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Periodic table of the elements.

Newlands had tried to set up a table of elements that would allow them to be grouped into natural families (see 1863). A Russian chemist, Dmitry Ivanovich Mendeleyev (1834-1907), now tried his hand at the task.

[TABULAR DATA OMITTED] Like Newlands, Mendeleyev arranged the elements in order of increasing atomic weight. However, he did not try to be too simple and arrange them in a fixed gridwork of seven elements per row. Instead, letting himself be guided by the valence of each element, he allowed the length of the period (row) to increase. He had hydrogen all by itself, then two periods of seven elements each, then two periods of seventeen elements each. He had prepared what is now called the periodic table of the elements.

He published his table on March 6, 1869, beating out others who were attempting the same task, notably the German chemist Julius Lothar Meyer (1830-1895).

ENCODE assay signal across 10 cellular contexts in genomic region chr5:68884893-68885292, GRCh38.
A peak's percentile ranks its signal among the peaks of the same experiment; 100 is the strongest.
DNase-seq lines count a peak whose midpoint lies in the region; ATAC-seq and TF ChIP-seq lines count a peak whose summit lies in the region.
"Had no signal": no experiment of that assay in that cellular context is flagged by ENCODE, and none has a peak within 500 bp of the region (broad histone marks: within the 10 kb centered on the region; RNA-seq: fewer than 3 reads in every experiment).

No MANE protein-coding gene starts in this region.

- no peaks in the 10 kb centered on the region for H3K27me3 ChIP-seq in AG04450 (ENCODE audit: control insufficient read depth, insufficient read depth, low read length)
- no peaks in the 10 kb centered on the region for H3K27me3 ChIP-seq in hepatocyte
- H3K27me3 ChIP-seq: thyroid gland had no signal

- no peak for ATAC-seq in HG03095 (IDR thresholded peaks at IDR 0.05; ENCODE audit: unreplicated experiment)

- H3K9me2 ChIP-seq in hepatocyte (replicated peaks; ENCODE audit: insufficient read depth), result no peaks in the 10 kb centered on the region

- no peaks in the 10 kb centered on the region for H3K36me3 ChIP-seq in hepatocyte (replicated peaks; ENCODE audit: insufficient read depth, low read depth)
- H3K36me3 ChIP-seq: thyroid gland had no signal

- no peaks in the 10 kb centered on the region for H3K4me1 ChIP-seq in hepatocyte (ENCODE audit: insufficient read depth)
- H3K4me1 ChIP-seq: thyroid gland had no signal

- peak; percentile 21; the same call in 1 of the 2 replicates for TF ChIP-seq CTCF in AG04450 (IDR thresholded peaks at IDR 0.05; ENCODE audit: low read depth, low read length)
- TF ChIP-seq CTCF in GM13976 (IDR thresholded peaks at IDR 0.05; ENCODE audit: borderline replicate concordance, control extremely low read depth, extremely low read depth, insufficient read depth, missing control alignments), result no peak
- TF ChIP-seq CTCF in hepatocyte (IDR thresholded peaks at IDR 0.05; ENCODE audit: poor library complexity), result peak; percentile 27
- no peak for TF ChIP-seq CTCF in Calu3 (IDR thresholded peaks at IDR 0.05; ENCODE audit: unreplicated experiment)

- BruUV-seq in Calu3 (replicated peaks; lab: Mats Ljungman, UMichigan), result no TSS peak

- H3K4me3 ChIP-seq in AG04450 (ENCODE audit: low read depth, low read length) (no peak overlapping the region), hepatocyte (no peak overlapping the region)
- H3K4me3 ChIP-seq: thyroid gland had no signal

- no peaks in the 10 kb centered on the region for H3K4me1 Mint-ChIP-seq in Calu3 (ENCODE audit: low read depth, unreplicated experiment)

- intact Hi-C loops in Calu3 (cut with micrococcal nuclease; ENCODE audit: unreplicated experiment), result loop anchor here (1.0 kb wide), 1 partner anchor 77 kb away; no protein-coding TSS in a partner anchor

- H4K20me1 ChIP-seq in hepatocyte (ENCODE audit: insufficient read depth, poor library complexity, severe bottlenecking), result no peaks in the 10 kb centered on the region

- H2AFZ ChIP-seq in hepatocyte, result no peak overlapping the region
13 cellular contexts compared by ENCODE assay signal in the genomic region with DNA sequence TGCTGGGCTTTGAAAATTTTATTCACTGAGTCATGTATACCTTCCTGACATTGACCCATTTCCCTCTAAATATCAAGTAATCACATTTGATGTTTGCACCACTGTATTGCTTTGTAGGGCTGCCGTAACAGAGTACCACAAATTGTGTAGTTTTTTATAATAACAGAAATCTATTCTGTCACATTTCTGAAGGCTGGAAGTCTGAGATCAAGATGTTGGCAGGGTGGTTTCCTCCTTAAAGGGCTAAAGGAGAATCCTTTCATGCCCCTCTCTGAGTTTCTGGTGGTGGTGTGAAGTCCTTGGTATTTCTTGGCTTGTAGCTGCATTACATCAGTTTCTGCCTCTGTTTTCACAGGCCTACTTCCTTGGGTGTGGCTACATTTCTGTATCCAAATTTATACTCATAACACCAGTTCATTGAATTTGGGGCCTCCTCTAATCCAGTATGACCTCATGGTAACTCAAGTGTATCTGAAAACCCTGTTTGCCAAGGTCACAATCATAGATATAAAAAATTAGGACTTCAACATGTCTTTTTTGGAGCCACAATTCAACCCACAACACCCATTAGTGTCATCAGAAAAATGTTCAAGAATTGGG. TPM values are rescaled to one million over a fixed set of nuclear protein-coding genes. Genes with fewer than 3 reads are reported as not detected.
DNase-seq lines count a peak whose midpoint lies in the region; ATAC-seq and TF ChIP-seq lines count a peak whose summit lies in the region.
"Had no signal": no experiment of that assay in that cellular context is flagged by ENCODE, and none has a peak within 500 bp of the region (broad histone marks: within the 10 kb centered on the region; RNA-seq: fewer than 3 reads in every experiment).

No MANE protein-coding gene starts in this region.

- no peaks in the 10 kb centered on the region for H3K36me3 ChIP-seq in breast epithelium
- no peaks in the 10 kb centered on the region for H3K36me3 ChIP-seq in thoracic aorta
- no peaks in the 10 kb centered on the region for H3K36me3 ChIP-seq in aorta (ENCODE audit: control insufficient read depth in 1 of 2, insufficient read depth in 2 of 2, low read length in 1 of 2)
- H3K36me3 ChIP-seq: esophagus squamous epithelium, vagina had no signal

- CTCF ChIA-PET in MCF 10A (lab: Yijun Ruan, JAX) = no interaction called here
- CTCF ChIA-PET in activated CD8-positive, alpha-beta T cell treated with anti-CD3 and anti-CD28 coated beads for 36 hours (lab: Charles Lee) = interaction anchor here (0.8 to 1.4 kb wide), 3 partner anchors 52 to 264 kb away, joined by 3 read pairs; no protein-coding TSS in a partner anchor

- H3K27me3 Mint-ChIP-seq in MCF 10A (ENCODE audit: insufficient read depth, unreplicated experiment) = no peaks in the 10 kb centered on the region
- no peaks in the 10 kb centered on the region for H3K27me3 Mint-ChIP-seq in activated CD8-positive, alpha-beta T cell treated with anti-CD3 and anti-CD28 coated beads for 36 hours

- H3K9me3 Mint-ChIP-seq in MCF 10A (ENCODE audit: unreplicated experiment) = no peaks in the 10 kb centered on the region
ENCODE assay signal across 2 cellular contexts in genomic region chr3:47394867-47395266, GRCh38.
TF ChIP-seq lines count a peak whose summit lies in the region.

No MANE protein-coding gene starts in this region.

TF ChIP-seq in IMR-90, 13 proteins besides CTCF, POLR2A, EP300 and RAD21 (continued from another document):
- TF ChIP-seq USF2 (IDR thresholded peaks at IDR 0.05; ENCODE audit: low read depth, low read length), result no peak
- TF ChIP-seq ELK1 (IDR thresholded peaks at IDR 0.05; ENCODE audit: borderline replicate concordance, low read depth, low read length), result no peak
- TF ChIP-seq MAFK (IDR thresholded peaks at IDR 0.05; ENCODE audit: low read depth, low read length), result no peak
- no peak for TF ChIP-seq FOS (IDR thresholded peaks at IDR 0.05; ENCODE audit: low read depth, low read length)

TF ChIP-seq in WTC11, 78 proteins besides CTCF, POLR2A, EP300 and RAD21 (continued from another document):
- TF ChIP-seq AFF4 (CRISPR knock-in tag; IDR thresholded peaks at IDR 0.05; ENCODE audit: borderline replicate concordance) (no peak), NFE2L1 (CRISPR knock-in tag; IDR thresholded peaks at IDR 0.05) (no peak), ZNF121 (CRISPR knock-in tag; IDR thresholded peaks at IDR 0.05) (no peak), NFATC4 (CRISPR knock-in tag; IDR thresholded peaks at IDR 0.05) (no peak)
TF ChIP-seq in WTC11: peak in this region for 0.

In 1871 Mendeleyev went a step further, one which put him in a class by himself. In order to keep the valences and other properties of elements similar as one looked down the columns of his table, he had to leave empty spaces. He did not view this as an imperfection in his table. He merely announced that the empty spaces represented elements that had not yet been discovered.

He picked out three gaps in particular, one under boron, one under aluminum, and one under silicon, and called them eka-boron, eka-aluminum, and eka-silicon. (Eka is "one" in Sanskrit, so that each element is one below the indicated element in the periodic table.) Mendeleyev went on to predict the properties of the missing elements according to their places in the table. Naturally, no one paid this serious attention at the time, but Mendeleyev turned out to be right.

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Author:Asimov, Isaac
Publication:Asimov's Chronology of Science & Discovery, Updated ed.
Article Type:Reference Source
Date:Jan 1, 1994
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